Toast the sunflower seeds, either in a big skillet or under a grill, until you get a good whiff of that nutty aroma. Mix with the flour and salt. Add the old bread, squeezed, but not too much, and broken up as best as you can. Then add the water and stir everything to combine well. Cover and leave to stand overnight.

Final dough

Mis en place for final dough mixing

  • 675 gm leaven
  • 525 gm soaker (approx.)
  • 450 gm whole rye flour
  • 470 gm hot water (40°C)
  • Loaf tins

Before you begin, prepare your loaf tins. Mine are quite small in cross-section, and I keep meaning to invest in some larger ones, but thanks to Brexit I can’t get the ones I should have got last year. No matter. Although the tins are supposedly non-stick, a decent coating of oil helps a lot.

Remove the leaven from the fridge and add it to the soaker in the bowl. Add the rye flour and the hot water. (I have a kettle that tells me the temperature of the water, so I set it to boil and remove it when it hits the mark.) Measure the water and pour it into the bowl. Now things get sensuous.

Keeping one hand clean and a scraper handy, squidge the dough through the fingers of your other hand. The video here shows exactly what I mean. You cannot knead this dough, but you do need to ensure that it is very well mixed. It feels somewhat strange at first because the water is hot and the leaven is cold and you move from one to other in unexpected ways. Soon, though, the whole thing is of an even consistency and temperature.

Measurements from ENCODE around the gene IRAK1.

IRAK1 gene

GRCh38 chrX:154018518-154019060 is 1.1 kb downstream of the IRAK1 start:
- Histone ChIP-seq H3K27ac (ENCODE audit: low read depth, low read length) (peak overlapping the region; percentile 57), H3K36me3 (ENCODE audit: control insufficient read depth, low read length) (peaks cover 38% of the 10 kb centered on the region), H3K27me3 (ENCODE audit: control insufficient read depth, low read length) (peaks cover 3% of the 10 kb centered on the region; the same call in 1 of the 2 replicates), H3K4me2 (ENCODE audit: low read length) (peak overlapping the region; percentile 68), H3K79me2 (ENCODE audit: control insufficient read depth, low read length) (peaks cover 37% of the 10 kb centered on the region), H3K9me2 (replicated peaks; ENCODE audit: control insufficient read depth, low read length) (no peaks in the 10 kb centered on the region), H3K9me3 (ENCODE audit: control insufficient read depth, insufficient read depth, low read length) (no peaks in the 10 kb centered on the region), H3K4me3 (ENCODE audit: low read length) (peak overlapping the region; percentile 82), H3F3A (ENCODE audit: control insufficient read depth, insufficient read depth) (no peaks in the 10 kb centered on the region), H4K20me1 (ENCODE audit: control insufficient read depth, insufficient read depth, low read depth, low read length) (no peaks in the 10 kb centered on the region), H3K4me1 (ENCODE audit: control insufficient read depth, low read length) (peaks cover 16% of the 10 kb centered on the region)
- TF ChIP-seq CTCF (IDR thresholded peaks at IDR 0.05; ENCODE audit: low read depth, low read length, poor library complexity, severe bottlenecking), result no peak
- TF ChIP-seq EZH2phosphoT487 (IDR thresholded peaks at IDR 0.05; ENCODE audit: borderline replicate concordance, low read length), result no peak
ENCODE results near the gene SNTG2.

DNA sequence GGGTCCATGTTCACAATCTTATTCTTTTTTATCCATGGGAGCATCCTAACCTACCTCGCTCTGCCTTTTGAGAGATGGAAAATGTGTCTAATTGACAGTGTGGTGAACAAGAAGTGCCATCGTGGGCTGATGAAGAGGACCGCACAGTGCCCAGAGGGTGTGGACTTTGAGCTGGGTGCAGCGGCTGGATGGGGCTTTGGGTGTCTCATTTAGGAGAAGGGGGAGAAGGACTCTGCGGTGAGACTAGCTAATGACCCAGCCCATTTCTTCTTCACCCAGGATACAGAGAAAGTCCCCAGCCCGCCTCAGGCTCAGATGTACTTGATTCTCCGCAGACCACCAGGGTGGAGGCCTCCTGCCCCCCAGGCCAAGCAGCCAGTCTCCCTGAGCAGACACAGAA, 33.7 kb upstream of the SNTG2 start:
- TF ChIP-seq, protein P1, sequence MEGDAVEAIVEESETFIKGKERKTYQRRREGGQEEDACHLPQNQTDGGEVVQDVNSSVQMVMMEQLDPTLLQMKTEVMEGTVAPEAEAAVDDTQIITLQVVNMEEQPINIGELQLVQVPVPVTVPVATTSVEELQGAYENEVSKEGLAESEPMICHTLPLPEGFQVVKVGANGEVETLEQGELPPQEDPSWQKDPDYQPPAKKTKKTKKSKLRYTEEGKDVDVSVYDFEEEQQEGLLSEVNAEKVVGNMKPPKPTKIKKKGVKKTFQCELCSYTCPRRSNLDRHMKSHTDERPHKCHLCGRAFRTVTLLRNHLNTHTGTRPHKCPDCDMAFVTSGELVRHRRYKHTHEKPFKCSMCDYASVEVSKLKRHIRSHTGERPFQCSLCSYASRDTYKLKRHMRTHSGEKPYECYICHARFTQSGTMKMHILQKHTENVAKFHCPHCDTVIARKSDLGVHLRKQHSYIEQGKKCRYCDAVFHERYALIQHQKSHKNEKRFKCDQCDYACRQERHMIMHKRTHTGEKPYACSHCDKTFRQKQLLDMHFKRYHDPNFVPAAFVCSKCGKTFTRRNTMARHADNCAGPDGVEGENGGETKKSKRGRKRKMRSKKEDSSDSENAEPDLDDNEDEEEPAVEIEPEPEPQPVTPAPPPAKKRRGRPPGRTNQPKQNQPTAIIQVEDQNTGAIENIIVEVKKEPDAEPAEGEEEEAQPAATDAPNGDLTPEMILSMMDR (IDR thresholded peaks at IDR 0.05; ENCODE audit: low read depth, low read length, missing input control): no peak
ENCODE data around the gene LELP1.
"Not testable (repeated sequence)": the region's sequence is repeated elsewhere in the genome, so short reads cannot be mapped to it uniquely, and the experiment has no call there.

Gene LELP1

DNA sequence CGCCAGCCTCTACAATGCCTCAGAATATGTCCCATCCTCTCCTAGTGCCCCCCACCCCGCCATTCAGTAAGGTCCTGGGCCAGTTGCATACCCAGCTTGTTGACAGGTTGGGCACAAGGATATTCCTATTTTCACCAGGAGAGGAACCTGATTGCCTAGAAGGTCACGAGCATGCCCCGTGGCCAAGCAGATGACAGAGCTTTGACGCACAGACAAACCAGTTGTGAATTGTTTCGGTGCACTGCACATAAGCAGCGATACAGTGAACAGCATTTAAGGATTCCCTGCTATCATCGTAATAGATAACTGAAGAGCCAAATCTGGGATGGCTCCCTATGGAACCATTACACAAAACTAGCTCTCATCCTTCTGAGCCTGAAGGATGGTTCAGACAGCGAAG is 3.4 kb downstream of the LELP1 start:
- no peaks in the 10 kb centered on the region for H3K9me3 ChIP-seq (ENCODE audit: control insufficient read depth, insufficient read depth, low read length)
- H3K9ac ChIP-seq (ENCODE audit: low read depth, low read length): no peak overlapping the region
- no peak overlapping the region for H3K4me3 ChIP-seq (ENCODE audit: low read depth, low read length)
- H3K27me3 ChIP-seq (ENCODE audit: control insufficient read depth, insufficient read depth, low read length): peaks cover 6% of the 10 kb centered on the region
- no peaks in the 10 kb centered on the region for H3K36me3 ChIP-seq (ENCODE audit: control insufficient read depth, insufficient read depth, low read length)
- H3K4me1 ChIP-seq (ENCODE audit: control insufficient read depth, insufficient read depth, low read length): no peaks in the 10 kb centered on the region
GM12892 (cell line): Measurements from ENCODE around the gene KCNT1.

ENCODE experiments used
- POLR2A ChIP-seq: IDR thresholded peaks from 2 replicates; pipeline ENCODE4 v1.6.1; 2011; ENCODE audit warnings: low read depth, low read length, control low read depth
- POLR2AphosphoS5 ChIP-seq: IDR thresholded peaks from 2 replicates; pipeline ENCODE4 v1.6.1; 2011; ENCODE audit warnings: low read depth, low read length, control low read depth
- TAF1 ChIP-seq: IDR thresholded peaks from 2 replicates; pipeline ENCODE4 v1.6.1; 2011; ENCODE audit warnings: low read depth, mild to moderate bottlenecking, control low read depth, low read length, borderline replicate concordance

Scrape your hand clean and then persuade the dough into the tins. I like to use a scale to ensure that the tins contain the same amount of dough. With wet fingers, pat the dough down to level it in the tin. Now sift a little rye flour over the top of the dough, aiming for a light and even covering.

Put the tins somewhere warm to rise. They are ready when you can see nice cracks opened up in the rye flour, but in truth in my tins the dough only rises about 1 cm, if that.

Preheat the oven as hot as it will go, starting roughly when you notice the first small cracks in the rye flour. The loaves will be ready to bake 45 minutes or so later.

Bake at about 245°C for 20 minutes, then lower the temperature to about 205°C for another 60–70 minutes. Remove the tins from the oven and allow to cool for about five minutes before extracting the loaves and then allowing them to cool on a rack for at least 18 hours. Most bread, and especially rye bread, is a lot tastier after it has been allowed to cool properly, and rye needs a good long while to become soft and moist rather than gummy.

At some point before you finish the loaf, cut three or four slices and allow them to dry before putting them somewhere safe, so that next time you can add the old bread as you should.